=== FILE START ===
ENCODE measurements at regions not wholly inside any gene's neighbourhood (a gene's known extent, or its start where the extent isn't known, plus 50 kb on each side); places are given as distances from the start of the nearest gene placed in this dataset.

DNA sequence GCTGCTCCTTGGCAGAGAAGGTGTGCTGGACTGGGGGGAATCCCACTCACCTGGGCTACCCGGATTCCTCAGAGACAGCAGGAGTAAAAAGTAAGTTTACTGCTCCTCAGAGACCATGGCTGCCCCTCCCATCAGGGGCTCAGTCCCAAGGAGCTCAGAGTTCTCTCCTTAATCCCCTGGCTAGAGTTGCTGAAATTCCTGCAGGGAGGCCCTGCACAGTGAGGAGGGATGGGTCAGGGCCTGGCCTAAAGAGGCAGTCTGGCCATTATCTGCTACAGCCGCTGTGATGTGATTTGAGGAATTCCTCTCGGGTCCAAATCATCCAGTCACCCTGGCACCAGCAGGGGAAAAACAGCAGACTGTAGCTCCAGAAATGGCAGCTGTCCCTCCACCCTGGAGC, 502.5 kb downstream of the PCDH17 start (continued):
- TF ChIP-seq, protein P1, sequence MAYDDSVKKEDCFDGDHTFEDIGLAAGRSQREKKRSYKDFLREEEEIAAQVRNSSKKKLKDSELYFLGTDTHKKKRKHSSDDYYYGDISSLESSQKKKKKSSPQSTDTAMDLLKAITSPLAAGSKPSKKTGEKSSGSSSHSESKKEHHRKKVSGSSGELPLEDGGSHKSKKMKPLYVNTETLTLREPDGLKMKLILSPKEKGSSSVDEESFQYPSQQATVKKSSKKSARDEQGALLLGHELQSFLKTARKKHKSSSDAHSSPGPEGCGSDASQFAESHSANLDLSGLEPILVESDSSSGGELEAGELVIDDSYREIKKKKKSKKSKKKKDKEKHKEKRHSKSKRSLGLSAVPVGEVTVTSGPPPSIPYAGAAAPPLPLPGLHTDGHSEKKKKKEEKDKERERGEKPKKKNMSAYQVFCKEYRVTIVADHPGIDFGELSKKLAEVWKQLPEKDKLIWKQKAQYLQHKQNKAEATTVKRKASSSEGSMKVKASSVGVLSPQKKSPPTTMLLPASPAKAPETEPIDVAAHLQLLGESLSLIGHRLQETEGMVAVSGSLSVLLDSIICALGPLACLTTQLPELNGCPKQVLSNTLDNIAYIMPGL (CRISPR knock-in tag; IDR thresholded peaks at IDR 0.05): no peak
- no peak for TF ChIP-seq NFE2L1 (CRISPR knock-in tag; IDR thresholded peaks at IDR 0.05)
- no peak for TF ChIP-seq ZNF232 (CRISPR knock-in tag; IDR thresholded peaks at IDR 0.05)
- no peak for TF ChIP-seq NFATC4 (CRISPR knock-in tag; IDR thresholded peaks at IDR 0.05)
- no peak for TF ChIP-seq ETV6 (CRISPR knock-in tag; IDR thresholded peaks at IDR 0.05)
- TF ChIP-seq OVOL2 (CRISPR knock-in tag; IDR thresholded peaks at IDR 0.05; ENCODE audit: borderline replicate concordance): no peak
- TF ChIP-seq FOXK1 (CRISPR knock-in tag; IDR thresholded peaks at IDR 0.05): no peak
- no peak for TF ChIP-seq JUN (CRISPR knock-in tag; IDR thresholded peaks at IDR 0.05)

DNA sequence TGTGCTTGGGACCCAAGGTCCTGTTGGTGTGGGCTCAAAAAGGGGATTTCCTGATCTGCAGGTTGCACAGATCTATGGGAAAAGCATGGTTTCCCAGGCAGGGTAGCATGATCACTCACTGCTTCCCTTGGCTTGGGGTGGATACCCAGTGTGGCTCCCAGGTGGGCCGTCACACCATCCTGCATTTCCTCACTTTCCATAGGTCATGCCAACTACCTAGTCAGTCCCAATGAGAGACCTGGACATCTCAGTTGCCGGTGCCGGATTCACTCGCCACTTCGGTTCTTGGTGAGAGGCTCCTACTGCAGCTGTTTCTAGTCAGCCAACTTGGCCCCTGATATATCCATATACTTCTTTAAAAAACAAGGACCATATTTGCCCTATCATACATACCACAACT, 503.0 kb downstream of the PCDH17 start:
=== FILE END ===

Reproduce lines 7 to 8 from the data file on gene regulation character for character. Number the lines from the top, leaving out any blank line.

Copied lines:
- no peak for TF ChIP-seq ETV6 (CRISPR knock-in tag; IDR thresholded peaks at IDR 0.05)
- TF ChIP-seq OVOL2 (CRISPR knock-in tag; IDR thresholded peaks at IDR 0.05; ENCODE audit: borderline replicate concordance): no peak